AHPA regulatory congress provides insights into what midterm results mean for future dietary supplement legislation

The American Herbal Products Association held its Congress on Regulatory Priorities in the Natural Products Market on Tuesday, November 15, 2022.

The American Herbal Products Association (AHPA; Silver Spring, MD) held its Congress on Regulatory Priorities in the Natural Products Market on Tuesday, November 15, 2022. Held in the shadow of the 2022 Midterm elections, the Regulatory Congress closed on a discussion between AHPA president Michael McGuffin and Pete Evich, vice president of Van Scoyoc Associates about how the upcoming 118th Congress may impact legislative priorities for the natural products industry. Results show that Democrats have retained control of the Senate but Republicans have won a slim majority in the House of Representatives.

Among the legislative priorities important for industry is a federal regulatory pathway for hemp-derived CBD as well as reforms to dietary supplement regulation, dubbed DSHEA 1.4, which includes amending the drug preclusion clause. Additionally, the potential for mandatory product listing (MPL) legislation still looms large. While MPL failed to pass as a so-called “super-rider” of FDA use fee reauthorization in the recent appropriations bill, there is still the potential that Democratic members of the “lame-duck” Congress may still try to attach the measure onto the upcoming omnibus spending bill, says Evich.

Democratic Senators such as Dick Durbin (D-Illinois), Patty Murray (D-Washington), and Richard Blumenthal (D-Connecticut) may put pressure on the primary committees of jurisdiction ­– namely the Senate Committee on Health, Education, Labor, and Pension (HELP) and House Committee on Energy and Commerce – to find a way to include MPL and other “super-riders” from FDA user fee reauthorization into the omnibus spending bill. Because the Democrats are losing control of the House in the upcoming Congress, they may view this as their last chance to take advantage of their majority in both the House and Senate. Therefore, opponents to MPL should remain vocal during this timeframe if they want to prevent its passage. Similarly, supporters of MPL may want to keep pressure on lawmakers if they want to see its passage. Whether MPL is enough of a legislative priority in Congress to make it into the final draft of the omnibus spending bill, however, remains to be seen.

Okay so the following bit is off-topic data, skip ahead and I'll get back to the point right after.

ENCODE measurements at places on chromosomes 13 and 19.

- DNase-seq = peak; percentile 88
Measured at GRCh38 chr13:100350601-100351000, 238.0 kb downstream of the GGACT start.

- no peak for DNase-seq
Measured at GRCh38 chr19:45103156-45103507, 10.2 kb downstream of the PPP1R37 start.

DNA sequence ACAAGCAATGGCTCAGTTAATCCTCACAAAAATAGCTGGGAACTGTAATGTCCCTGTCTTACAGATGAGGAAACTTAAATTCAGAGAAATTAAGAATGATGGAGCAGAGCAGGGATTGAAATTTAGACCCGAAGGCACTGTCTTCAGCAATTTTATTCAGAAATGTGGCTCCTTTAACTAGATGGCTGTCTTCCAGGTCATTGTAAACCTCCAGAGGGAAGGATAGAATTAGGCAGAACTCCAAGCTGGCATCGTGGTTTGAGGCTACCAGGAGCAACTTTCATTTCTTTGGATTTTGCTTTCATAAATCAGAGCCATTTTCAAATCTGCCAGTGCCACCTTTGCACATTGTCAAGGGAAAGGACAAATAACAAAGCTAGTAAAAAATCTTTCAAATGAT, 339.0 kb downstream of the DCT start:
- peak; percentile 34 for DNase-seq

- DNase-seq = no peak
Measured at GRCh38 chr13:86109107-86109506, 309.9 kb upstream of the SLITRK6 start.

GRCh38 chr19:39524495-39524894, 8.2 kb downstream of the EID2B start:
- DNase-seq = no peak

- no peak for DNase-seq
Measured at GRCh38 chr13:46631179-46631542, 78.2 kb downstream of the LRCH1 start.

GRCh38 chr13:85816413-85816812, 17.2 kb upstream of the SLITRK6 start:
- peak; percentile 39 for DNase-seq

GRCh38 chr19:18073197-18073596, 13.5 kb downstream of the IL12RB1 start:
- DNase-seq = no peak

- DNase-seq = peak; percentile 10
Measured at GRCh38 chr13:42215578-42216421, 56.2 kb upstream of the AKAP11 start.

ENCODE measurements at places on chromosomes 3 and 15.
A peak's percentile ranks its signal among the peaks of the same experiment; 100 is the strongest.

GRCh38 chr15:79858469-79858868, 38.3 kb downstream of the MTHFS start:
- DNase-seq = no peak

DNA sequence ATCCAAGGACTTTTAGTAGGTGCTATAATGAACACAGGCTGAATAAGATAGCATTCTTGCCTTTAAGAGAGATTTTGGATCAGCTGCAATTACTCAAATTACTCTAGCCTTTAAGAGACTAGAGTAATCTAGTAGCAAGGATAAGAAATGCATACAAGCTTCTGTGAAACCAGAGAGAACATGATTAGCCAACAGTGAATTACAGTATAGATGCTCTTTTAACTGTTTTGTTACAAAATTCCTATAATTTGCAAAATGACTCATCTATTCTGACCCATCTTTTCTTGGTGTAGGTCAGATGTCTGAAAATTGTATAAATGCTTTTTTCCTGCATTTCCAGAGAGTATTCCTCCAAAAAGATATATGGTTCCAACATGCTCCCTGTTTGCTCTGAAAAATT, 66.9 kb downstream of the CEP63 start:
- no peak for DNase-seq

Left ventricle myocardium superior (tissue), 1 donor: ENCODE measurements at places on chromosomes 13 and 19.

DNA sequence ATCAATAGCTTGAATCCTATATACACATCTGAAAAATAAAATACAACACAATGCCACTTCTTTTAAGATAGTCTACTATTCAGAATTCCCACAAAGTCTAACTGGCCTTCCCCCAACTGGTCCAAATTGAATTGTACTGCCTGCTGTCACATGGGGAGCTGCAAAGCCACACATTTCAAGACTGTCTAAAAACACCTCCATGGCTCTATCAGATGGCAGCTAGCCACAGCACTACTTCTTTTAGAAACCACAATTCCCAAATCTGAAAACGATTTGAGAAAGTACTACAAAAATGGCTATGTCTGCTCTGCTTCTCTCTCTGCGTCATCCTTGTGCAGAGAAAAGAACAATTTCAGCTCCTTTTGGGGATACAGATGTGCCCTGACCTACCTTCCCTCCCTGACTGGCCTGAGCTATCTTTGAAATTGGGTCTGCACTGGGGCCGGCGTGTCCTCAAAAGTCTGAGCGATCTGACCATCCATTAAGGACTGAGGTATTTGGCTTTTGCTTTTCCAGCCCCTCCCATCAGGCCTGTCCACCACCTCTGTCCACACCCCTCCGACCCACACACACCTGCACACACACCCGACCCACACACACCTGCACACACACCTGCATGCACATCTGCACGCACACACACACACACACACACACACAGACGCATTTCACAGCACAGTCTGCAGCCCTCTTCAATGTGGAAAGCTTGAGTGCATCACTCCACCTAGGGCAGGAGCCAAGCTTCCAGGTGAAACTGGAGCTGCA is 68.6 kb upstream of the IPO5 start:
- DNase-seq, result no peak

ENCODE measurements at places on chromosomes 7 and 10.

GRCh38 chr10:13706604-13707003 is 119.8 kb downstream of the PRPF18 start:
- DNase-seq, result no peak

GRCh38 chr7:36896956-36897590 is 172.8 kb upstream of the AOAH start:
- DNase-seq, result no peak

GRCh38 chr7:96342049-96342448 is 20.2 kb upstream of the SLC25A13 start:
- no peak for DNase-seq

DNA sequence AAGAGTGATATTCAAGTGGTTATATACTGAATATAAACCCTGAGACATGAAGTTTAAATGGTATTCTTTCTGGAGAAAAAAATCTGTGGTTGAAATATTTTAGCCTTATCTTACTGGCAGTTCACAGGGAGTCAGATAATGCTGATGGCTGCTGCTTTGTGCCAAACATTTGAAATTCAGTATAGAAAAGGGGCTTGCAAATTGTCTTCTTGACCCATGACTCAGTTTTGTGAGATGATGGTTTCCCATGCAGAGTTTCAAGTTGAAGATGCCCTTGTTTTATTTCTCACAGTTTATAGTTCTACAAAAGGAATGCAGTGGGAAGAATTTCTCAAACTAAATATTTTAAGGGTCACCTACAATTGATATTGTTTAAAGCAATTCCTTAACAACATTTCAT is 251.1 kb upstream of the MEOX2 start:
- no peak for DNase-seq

If MPL passes into law as part of the omnibus bill, says Evich, then other provisions to reform dietary supplements regulation (ie. DSHEA 1.4) will likely become a low priority for lawmakers, with the exception of hemp-derived CBD, which will continue to be an active issue. When it comes to hemp-derived CBD, the leadership of the committees of jurisdiction over FDA may change in its favor. For example, the current chair of the Senate HELP Committee, Senator Patty Murray may leave her position to be chair of Senate Appropriations Committee after the retirement of Senator Patrick Leahy (D-Vermont). Next in line for Chair of the Committee would be Senator Bernie Sanders. On the Republican side, with the retirement of ranking member Senator Richard Burr (R-North Carolina), next in line would be Senator Rand Paul (R-Kentucky). Both Sanders and Paul are likely to be sympathetic toward hemp-derived CBD.

In the House Committee on Energy and Commerce, the leadership will remain the same, but the majority switches, which means that Representative Frank Pallone (D-New Jersey, 6th District) will remain the Democratic leader as ranking member and Senator Cathy McMorris-Rodgers (R-Washington, 5th District) will lead the Republicans as Chair. Pallone has a close and friendly relationship with the dietary supplement industry. According to McGuffin, Pallone is sympathetic to proposals to establish MPL. McMorris-Rodgers’ position on dietary supplements is less certain but in a recent article, but McGuffin stated that she is more critical of legislation that would add to FDA’ regulatory authority.

MPL remains a major point of contention within the industry, with some advocates passionately supporting the idea and other passionately opposing the idea. Looking ahead at the 118th Congress, there needs to be broader consensus within the industry on where to focus advocacy. With narrow majorities on each side of the aisle in the House and Senate, there is likely to be even more gridlock ahead. Drug preclusion may be a point of agreement across industry stakeholders.

Updated on 11/17/22 at 4:45 PM Eastern